Gov't hands are equally dirty in failed Piatco deal
NOT BLAMELESS: One weak point in the government takeover of Terminal-3 of the Ninoy Aquino International Airport (Naia-3) is that Malacanang was not entirely blameless when it rescinded the contract with Piatco to build and manage the terminal.
(Piatco, or the Philippine International Air Terminals Co., is a corporation with around 60 percent of its stock owned by Filipinos [Cheng group] and a big part of the remainder by the German group Fraport AG.)
The takeover was based on the Supreme Court ruling in May last year that the Piatco build-operate-transfer (BOT) contract was null and void from the very start because it was riddled with fatally illegal provisions.
It seems to me, however, that while the government had legal reason for suing to invalidate the contract, it did not go to court with clean hands. It was partly responsible for the mess.
It takes two hands to forge a contract. If the Naia-3 deal is legally flawed, it could not have been solely the fault of Piatco. The government, or at least the officials who represented it, are equally to blame.
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REFUND DEMANDED: After negotiations to save the contract bogged down, and after Piatco failed twice to convince the Supreme Court to reverse its adverse decision, the government moved to expropriate (pay for and take over) Naia-3 and put it to good public use by next year.
Naturally, Fraport and the Filipino stockholders led by the Cheng group are objecting. The Chengs are saying that they had invested some $500 million, while the German group claims to have spent $425 million on this its first major overseas investment.
If takeover is inevitable, the Chengs and Fraport are demanding a refund of everything they have put in. The government says, however, that some of the claims are bloated and that it is ready to pay only the correct amounts.
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QUESTIONS: Even while it denounced the Piatco contracts that it had inherited from the Ramos and Estrada administrations, Malacanang did not immediately move to void the deal.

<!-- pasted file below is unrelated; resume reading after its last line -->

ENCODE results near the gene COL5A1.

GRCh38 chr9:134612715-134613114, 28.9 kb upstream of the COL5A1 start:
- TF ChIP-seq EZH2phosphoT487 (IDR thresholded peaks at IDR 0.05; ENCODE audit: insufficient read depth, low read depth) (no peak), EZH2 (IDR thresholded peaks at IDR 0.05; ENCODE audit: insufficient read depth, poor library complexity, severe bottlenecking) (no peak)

Instead of saying outright that it could not accept an illegal transaction, the Palace sent its agents to explore the possibility of compromise — offering a formula that would mean the Chengs and Fraport throwing in more millions.
It was reported that part of the money would pay for the services offered by some of the parties who would help arrange a compromise with Malacanang.
Government’s hands are not clean. How come it is going after Piatco only, and not also after the officials who revised and signed the contract — and reportedly received huge sums for delivering the goods?
Why is the government silent about well-connected Palace runners who had met Fraport executives to work out a settlement requiring the Germans to cough up some more millions?
How come no charges are being filed against a shadowy Alfonso Liongson who allegedly collected $100,000 monthly for running errands between Piatco and some government bigwigs who had the power of life and death over the contract?
How come the family company of then Transportation and Communications Secretary Pantaleon Alvarez that had a contract related to Naia-3 was allowed to collect payments for allegedly fictitious ground works and spared from criminal charges?
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HOW MUCH?: The central issue in the expropriation of Terminal-3 is “just compensation” or how much Piatco should be paid after government takeover. The terminal, btw, is sitting on public land in Pasay City.
The government has said that it was ready to hand over to Piatco a P3-billion down payment while the parties talked. That amount has been deposited with the Land Bank.
The figures being mentioned by the parties keep changing, so nobody knows for sure what the correct price tag of Naia-3 is. We have not heard of an independent audit having been completed.
The project cost was initially placed at $350 million, but Piatco was later talking of having spent $600 million. This was pruned to $525 million when the Senate Blue Ribbon committee looked into the deal (and also found the contract seriously flawed.) Piatco lawyer Frank Chavez once said that his client must be reimbursed $500 million.